by Tegan Wren

“We read to know we’re not alone.” That’s one of my favorite quotations from one of my favorite writers, C. S. Lewis. When my husband and I were experiencing infertility, we felt isolated. In a hushed whisper, some friends of ours told us about another young couple they knew that was also having trouble getting pregnant. It was so eye-opening to connect with others who were experiencing this sickening roller coaster of highs and lows every month. I began to realize how hungry we were to be in community with others who knew the path we were walking.

Adoption and Healing

Our infertility journey led us to parenthood through international adoption. It’s true that adoption comes from a place of loss by everyone involved. We had to mourn the loss of our dream to have biological children. Our children were losing their birth families and birth countries. Their birth families were losing the opportunity to raise these fierce, amazing children.

Working through all the emotions that come with adoption helped bring healing to my heart. But I did still feel twinges of jealousy and awkwardness when I was the only silent one in a group of moms sharing their worst birthing stories. Even as our family grew through adoption, I still wondered about our chances of getting pregnant. For quite some time, I was off the pill—why bother? I admit that I held out secret hope that we’d get a surprise pregnancy during that time, even though our hearts were overflowing with love for our two young children who were adopted from two different countries. So, I learned to completely silence that part of me that still yearned to know what it would be like to feel a baby growing in my womb. I told myself those feelings were selfish, and I should focus all my attention on the children in my arms.

A Novel Idea

After we adopted our first two kids, several people urged me to think about writing a book about how we became parents. It was a lovely thought. I worked as a journalist, and writing came easily. But putting together an entire book about me and my family? It’s the exact opposite of what journalists are trained to do. We’re taught from our very first class to avoid putting ourselves into the story. I struggled for quite some time with wanting to write but not knowing how to tell our story.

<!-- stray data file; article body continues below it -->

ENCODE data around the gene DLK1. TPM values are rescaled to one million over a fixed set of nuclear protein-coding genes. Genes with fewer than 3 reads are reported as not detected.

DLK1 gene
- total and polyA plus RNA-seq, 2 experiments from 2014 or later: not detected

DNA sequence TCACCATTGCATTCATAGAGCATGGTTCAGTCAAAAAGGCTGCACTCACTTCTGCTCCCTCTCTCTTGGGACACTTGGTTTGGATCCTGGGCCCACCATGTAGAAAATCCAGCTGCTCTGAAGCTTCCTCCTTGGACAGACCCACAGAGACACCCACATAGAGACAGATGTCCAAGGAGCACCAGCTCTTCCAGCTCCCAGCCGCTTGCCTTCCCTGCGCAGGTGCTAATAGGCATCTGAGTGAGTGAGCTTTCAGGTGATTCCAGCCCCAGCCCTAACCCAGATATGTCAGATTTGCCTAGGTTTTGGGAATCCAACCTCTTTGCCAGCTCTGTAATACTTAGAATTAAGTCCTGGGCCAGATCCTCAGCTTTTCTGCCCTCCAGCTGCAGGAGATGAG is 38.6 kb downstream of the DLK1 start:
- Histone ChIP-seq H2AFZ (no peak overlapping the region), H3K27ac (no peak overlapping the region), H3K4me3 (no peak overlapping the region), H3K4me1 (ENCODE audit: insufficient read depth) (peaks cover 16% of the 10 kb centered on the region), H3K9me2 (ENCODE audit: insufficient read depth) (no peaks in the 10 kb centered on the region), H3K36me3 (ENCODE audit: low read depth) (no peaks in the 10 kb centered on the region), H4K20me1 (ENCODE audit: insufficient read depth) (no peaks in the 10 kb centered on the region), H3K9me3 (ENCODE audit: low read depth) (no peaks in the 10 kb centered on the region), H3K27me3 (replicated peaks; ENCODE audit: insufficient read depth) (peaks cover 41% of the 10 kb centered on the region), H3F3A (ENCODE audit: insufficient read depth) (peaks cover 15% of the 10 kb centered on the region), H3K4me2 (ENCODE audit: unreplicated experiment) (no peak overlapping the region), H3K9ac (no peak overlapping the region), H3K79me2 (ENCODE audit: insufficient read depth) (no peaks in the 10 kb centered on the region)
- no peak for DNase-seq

When Prince William wed Kate Middleton, I had a burst of inspiration: what if I used my own experiences to inform a story about a royal couple dealing with infertility? Being under such intense public scrutiny and pressure to produce an heir would create incredible strain on the couple’s relationship. It seemed like the perfect way to dramatize a story but still reveal truths about infertility, pregnancy loss, and adoption. That’s when I got to work on the manuscript that would eventually become INCONCEIVABLE!

Reliving the Past

INCONCEIVABLE begins where most infertility stories start: with two people falling in love. It was important to me to show how being unable to conceive essentially interrupts a couple’s happily ever after. That part of the story was a real pleasure to write. I’m a sucker for a fairy tale romance, and I tried to bring that spirit to the first part of the book. Then came the difficult part.

To write Parts II and III of my book, I had to revisit my own experiences with getting diagnosed in my 20’s after being told repeatedly that there was nothing to worry about—we were young! We’d get pregnant soon! I recalled the various medications we tried, the procedures we endured, and the obsession with doing pregnancy tests. (Let’s not talk about how many I did every month.) I also had to bring back the despair we felt when we faced failure after failure. I cried as I typed a couple of scenes. But I wrote with the hope that someone going through that same experience would read my book and realize they aren’t the only ones experiencing this heartbreak.

Letting Go

When I finished revising the manuscript based on feedback from my editor at Curiosity Quills Press, a woman who had also experienced difficulties trying to conceive, I took a deep breath. In writing this book, I’d allowed the part of me that wanted biological children to have a voice again. I explored those feelings at a safe distance, comforted by my kids’ kisses. In writing this book, I realized it was time to let go at last and say good-bye to the dream of being pregnant and embrace the joys of being a parent. This time, I didn’t have to work to silence that inner desire to be pregnant. It simply stayed quiet, peaceful, still.

Writing a story about infertility was therapeutic because it allowed me to revisit feelings I’d buried long ago. It felt safe to filter those emotions through the lens of characters in a story, characters who are quite different from me and my husband. It helped me see that, like Hatty and John in INCONCEIVABLE, we have indeed secured our happily ever after. For those who are still in the throes of trying to conceive, I hope my book shows you that happy endings are possible, even if they aren’t exactly what you’re imagining for yourself right now.

Tegan Wren Inconceivable

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